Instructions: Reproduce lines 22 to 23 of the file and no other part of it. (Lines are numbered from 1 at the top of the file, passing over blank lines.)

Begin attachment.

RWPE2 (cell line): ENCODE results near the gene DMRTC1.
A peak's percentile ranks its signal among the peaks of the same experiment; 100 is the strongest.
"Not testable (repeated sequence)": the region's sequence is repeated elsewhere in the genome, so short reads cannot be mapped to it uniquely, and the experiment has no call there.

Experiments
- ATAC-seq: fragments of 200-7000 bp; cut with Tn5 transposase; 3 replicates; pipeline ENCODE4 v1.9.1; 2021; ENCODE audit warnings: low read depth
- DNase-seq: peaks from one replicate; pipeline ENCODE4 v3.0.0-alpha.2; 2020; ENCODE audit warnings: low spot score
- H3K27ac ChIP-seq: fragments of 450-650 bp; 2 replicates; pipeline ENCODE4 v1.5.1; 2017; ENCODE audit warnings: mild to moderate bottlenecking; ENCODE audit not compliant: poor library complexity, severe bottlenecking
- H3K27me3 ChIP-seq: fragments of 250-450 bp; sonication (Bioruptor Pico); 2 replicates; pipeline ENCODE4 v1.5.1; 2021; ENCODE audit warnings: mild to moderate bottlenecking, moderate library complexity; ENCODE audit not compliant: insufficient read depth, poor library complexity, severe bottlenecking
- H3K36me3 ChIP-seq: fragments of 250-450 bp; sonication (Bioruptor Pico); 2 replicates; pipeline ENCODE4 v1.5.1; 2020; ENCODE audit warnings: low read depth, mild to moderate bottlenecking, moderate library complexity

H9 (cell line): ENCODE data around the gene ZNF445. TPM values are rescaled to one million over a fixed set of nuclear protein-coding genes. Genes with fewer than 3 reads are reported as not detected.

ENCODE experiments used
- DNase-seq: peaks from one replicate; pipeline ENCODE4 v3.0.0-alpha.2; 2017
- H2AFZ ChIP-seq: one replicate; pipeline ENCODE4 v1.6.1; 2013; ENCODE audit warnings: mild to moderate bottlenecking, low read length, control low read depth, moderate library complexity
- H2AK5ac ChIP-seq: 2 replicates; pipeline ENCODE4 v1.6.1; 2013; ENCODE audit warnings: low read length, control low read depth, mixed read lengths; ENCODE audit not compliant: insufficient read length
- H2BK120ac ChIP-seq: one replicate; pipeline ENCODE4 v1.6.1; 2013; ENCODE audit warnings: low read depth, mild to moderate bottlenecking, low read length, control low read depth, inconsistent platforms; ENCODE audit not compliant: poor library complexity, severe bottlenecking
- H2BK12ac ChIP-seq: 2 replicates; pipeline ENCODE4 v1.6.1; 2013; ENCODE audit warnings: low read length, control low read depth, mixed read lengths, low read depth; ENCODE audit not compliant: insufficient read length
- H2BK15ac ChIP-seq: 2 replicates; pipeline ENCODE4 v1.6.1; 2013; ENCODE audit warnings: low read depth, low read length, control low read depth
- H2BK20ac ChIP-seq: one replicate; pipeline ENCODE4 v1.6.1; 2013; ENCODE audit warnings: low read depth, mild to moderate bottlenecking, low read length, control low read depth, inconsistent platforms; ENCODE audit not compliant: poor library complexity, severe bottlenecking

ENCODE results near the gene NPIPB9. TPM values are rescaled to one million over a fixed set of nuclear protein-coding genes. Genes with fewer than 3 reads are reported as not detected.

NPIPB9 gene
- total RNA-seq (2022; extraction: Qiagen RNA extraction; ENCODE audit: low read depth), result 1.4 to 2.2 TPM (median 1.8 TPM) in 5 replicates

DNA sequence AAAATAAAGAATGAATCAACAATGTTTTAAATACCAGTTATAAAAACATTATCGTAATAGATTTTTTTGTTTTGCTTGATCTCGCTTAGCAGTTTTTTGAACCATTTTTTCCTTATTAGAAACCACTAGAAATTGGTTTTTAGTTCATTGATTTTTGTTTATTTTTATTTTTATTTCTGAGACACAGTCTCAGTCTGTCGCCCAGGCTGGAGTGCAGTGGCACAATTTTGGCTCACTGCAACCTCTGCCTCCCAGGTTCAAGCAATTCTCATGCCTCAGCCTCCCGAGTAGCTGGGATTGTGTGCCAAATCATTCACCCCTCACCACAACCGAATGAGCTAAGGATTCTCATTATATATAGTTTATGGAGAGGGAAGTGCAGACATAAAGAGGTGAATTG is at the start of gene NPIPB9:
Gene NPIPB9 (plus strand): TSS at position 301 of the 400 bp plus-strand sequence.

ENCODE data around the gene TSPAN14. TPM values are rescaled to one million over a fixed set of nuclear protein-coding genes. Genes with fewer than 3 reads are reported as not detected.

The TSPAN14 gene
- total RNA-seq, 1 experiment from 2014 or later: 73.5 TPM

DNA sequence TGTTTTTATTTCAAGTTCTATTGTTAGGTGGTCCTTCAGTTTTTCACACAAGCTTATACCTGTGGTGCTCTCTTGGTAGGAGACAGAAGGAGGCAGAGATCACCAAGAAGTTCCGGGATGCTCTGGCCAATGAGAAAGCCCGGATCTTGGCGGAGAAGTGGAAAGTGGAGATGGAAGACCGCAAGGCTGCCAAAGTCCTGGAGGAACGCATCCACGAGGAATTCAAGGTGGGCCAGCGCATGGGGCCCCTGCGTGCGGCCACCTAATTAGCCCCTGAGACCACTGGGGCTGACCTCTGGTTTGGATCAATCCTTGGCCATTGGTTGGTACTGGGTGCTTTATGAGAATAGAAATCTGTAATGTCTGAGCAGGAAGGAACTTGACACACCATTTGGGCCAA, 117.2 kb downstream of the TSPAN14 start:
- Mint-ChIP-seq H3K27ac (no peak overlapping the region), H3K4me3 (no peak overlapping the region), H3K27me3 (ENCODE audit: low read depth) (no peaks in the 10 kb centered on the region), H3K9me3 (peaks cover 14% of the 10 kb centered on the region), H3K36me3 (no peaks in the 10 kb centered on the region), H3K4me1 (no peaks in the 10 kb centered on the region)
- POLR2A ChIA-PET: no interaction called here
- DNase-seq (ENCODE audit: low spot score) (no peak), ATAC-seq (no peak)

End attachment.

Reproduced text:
DNA sequence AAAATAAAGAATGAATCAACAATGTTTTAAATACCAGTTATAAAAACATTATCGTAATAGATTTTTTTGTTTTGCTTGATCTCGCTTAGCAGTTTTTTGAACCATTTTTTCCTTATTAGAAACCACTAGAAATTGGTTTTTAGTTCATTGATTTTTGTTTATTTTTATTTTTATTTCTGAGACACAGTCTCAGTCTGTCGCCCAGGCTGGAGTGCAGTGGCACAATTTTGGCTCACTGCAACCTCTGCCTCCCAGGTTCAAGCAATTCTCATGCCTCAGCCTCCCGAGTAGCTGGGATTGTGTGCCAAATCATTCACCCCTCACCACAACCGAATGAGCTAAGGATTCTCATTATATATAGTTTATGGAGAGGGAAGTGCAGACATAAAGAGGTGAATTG is at the start of gene NPIPB9:
Gene NPIPB9 (plus strand): TSS at position 301 of the 400 bp plus-strand sequence.